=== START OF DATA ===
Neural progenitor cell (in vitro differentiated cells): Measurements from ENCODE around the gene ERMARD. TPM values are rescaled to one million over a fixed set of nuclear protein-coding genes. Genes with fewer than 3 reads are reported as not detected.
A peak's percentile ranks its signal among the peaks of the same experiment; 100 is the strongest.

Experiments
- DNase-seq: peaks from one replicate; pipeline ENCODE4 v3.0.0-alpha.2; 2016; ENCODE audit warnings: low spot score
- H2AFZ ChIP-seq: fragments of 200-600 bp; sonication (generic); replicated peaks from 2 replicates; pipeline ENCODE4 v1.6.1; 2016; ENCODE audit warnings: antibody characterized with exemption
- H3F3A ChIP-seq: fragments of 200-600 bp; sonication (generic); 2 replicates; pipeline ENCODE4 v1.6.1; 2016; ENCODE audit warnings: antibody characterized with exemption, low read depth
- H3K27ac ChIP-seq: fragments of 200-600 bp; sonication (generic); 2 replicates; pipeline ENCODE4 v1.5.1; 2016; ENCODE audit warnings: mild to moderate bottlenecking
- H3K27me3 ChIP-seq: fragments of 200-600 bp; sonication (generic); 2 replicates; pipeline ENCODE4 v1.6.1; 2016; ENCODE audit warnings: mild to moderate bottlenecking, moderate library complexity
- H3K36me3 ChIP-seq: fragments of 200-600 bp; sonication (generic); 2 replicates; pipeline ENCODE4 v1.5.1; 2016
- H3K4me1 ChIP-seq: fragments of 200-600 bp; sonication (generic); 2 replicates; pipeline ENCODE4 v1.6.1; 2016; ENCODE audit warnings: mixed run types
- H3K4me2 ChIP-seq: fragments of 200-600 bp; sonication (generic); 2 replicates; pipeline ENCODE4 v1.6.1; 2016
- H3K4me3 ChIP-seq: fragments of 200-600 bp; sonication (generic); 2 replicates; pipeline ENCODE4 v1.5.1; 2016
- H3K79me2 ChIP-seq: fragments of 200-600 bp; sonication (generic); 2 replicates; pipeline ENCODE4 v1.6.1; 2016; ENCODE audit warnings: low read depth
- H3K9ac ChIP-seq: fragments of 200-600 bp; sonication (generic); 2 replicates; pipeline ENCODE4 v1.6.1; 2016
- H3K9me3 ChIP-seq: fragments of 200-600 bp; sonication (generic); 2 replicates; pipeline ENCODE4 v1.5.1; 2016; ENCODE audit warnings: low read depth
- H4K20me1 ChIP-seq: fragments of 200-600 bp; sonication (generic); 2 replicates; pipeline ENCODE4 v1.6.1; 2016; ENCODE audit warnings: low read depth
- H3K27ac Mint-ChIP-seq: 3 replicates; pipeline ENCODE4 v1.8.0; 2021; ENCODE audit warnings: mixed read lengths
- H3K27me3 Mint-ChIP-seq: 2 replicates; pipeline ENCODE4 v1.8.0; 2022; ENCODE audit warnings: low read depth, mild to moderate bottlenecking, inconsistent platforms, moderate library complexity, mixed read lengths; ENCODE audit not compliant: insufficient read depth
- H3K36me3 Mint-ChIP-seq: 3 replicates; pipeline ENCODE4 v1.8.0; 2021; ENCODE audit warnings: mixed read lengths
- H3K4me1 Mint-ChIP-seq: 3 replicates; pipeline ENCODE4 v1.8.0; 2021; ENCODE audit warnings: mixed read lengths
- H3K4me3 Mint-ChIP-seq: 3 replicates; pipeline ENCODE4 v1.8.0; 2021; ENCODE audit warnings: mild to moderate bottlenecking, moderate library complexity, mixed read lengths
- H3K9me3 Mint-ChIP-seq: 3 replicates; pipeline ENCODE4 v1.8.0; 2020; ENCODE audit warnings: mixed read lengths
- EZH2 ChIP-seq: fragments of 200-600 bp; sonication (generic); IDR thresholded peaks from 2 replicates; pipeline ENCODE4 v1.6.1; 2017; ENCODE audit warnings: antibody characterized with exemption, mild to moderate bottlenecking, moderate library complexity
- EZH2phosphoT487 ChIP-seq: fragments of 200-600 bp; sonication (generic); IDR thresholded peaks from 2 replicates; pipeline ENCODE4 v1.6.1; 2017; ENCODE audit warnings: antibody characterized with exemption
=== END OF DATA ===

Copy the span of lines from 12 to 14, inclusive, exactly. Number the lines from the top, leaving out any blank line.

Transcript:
- H3K4me3 ChIP-seq: fragments of 200-600 bp; sonication (generic); 2 replicates; pipeline ENCODE4 v1.5.1; 2016
- H3K79me2 ChIP-seq: fragments of 200-600 bp; sonication (generic); 2 replicates; pipeline ENCODE4 v1.6.1; 2016; ENCODE audit warnings: low read depth
- H3K9ac ChIP-seq: fragments of 200-600 bp; sonication (generic); 2 replicates; pipeline ENCODE4 v1.6.1; 2016